The History of the Decline and Fall of the Roman Empire, Volum 1

W. Strahan; and T. Cadell, in the Strand., 1782 - 468 sider
From the middle of the second century CE, The Roman Empire faced increasing Germanic tribe infiltration along the Danubian and Rhine borders, and internal political chaos. Without efficient imperial succession, Romans in from the third century set up generals as emperors, who were quickly deposed by rival claimants. Facilitating further territorial losses to Barbarian tribes, this continued until Diocletian (r. 284-305). He and Constantine (324-337) administratively reorganized the empire, engineering an absolute monarchy. Cultivating a secluded imperial tenor, Constantine the Great patronized Christianity, particularly in his new city Constantinople, founded on the ancient site of Byzantium. Christianization, in the Hellenized and Mediterranean cities and among certain Barbarian newcomers, proceeded with imperial support, and became the state religion under Theodosius (r. 379-95).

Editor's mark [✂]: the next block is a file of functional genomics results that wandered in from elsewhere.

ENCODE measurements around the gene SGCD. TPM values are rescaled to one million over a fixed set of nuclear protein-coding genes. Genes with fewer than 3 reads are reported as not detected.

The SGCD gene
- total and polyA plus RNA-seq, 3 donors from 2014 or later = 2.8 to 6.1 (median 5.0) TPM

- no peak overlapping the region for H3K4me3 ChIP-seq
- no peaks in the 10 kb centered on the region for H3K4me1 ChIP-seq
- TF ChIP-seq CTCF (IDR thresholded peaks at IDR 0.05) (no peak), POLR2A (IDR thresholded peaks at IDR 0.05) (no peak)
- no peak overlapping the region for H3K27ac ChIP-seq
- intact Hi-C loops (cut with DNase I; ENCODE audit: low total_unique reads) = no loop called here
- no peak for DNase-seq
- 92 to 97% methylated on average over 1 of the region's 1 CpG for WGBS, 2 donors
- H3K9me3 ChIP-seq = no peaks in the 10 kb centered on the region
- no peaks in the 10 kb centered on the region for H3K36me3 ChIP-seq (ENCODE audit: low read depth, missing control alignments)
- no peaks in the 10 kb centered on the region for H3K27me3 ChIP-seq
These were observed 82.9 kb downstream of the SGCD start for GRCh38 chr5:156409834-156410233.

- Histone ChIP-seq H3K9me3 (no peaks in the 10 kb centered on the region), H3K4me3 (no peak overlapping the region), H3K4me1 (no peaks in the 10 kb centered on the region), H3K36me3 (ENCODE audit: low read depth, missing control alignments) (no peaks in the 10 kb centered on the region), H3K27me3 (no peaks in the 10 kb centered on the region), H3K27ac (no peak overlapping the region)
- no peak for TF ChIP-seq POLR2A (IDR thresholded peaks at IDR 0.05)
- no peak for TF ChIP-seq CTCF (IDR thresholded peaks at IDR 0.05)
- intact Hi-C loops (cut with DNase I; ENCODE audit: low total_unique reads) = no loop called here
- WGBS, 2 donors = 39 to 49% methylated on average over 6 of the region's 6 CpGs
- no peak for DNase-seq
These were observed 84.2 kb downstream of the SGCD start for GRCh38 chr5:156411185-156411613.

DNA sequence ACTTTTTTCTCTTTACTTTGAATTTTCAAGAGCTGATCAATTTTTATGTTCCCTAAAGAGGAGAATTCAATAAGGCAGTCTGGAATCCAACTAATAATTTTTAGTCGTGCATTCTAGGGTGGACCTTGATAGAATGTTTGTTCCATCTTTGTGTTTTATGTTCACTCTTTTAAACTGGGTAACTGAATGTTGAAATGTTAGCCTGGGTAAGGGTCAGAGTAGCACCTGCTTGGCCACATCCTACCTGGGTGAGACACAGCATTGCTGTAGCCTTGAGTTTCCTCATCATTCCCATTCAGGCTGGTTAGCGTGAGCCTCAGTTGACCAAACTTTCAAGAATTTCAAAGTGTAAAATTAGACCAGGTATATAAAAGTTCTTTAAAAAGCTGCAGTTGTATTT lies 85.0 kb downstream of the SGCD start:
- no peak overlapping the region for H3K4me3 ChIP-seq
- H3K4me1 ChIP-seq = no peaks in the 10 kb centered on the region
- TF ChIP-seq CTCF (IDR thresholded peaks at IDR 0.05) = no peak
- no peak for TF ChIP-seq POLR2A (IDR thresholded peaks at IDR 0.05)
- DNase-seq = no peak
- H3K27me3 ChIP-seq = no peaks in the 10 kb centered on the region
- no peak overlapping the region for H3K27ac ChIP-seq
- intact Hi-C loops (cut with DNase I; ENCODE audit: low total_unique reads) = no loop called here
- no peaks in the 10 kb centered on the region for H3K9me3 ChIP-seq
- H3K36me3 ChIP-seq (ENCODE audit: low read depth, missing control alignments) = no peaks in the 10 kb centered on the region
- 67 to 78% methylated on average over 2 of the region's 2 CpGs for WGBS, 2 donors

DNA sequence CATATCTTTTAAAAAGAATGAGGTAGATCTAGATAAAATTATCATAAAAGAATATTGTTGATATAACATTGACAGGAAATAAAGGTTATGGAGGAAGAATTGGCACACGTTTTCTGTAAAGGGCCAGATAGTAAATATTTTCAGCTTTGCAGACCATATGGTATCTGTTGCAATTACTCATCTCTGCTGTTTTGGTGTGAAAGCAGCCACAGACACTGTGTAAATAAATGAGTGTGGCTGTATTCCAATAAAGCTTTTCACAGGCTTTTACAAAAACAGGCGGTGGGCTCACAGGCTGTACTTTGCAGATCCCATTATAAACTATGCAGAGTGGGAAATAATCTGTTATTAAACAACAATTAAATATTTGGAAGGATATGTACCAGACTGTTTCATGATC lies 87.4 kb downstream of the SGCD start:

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LibraryThing Review

Brukerevaluering  - DarthDeverell -

In The Decline and Fall of the Roman Empire, Edward Gibbon argues that the loss of civic virtue amongst the Romans enabled barbarian invaders to succeed in their conquest. The book traces the period ... Les hele vurderingen

LibraryThing Review

Brukerevaluering  - jigarpatel -

Volume I It is a testament to the breadth of Gibbon's passion that his Decline and Fall, widely regarded as a literary monument, on reading appears merely to expatiate on some salient thoughts. The ... Les hele vurderingen

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